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The Huawei logo is seen in the center of Warsaw, Poland on January 15, 2019. (Photo by Jaap Arriens/NurPhoto via Getty Images)
(Photo by Jaap Arriens/NurPhoto via Getty Images)

The Telecom Wars Put Huawei In The Hot Seat

Arthur Herman

China and the West are currently locked in a race to dominate the future of global telecommunications through so-called fifth generation or 5G technologies, which will not only accelerate everyone’s access to the Internet and data and networks, but also interconnect us all as never before.

Until a couple months ago, it looked as if Chinese IT giant Huawei, the world’s biggest telecom network-gear maker, had that race all but won. After signing nearly 50 agreements with other countries to either use or test Huawei equipment in their future 5G networks, Huawei was headed to the World Mobile Congress in Barcelona in March with an air of triumph.

Now there’s been a last-minute shift in mood that has put the focus right where it needs to be: on whether Huawei is actually Beijing’s high-tech Trojan horse for securing China’s control over the world’s telecommunications networks, with bad consequences for the future of freedom as well as democracy in the 21st century.

The first sign of the shift was the arrest of Huawei’s CFO Meng Wanzhou in Canada in December. Although the charges against Meng were unrelated to 5G, the adverse publicity forced one of the Chinese company’s top Canadian executives, Scott Bradley, to step down. As it happened, Bradley was chair of the 5G Canada Council which would have facilitated Huawei’s penetration of the Canadian 5G market.

Then last week the U.S. Commerce Department blocked shipment back to Hong Kong of equipment and software manufactured at Huawei’s California-based subsidiary Futurewei Technologies, calling the equipment a security risk.

Finally this weekend, a Huawei executive was arrested in Poland on allegations of spying. The man was identified by the Wall Street Journal as a public relations officer and sales executive, who was detained along with a Polish government information technology official. The allegation is that the Huawei executive colluded with local officials to find ways to collect information from the Polish government covertly using Huawei equipment.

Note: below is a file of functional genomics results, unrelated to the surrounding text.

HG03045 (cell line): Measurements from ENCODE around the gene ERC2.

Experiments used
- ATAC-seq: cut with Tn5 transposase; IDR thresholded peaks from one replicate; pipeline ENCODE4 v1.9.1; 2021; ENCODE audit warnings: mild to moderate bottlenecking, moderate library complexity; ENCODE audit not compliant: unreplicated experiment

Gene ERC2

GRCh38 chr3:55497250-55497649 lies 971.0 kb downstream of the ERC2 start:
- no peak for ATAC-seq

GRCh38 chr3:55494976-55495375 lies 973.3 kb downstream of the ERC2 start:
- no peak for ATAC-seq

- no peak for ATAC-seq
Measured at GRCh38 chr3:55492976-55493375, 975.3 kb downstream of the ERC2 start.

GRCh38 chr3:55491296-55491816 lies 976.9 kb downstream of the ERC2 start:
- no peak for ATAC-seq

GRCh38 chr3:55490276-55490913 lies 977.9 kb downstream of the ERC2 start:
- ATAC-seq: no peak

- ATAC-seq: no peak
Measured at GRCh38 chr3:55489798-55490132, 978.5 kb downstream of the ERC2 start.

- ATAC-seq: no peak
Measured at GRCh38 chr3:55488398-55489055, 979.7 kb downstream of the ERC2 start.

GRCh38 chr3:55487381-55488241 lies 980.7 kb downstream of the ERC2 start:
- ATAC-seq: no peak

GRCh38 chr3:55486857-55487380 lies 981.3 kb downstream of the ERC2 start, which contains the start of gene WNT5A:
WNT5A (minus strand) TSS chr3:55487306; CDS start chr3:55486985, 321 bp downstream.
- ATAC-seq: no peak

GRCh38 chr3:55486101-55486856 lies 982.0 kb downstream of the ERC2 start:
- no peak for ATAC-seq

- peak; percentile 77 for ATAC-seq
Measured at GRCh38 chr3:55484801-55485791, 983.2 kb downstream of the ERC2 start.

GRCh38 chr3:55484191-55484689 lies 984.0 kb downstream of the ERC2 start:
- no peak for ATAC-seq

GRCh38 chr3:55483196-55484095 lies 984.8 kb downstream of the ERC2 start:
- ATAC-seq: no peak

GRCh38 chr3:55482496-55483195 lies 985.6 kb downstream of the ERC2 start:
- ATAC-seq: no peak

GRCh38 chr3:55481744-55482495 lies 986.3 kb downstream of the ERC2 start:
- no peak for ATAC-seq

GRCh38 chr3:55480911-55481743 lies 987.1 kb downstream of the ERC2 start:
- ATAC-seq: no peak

No one who has followed the checkered history of Huawei as a stalking-horse of Chinese intelligence can be surprised at these developments. Since its founding by Ren Zhengfei, a Communist Party member and military engineer, Huawei has been a key part of the Chinese military-industrial-complex and Great Firewall. Intelligence agencies around the world have long suspected that Huawei-made equipment enables Chinese intelligence agencies to eavesdrop and divert networks and data. The company has also been a chronic trade secrets thief and sanctions violator.

Now Huawei’s integral role in building China’s hegemony over the future of 5G, and hence of the future of telecommunications, has finally brought these worries into renewed focus.

The Chinese government, of course, has denied these latest allegations, and has come out swinging at Canada. Since the arrest of Huawei’s CFO (who is also the daughter of the company’s founder), Beijing has detained 13 Canadian citizens on unspecified charges, and just sentenced Robert Lloyd Schellenberg, also a Canadian citizen, to death on drug trafficking charges. When Canada protested those detentions, China’s ambassador to Canada accused Ottawa of “double standards” and even “white supremacy”—that charge that has to particularly rankle Canada’s ultra-liberal prime minister Justin Trudeau.

It’s not clear what reprisals Poland is now going to face. But Poland’s Internal Affairs Minister, Joachim Brudzinski, has already called for the European Union and NATO to work on a joint position over whether to exclude Huawei from their markets. That follows bans in several countries of Huawei’s telecom and 5G equipment, including the U.S., Japan, India and Australia. In December, the Czech Republic’s National Cyber and Information Security Agency issued a warning against equipment made by Huawei. Meanwhile, the UK’s British Telecom, which had been leaning in the direction of signing on with Huawei for its 5G future, said it would be stripping Huawei from the mobile core of EE, Britain’s biggest mobile phone operator which BT has just acquired.

All this suggests that the tide may finally be turning against the future of telecommunications passing into the hands of Huawei and other Chinese IT companies, and their Communist Party masters in Beijing.

But the Middle East has been steadily moving in the Huawei direction on 5G until recently, and accounts for five of at least 22 commercial 5G contracts Huawei has signed to date. Meanwhile Africa, where some 1.3 billion mobile connections–a number almost equal to the total population of China—await the next system upgrade, and even Latin America, are still up for grabs.

In his New Year’s message to employees, Huawei’s chief remained defiant. “Setbacks will only make us more courageous,” he proclaimed. “And incredibly unfair treatment will drive us to become the world’s number one.”

To prevent that from happening, the world still needs to see the U.S. and its closest allies develop an alternative plan for securing the future of 5G. Until then, stopping the Huawei Trojan horse before it gets wheeled through the gates, will be a welcome—albeit overdue–first step.

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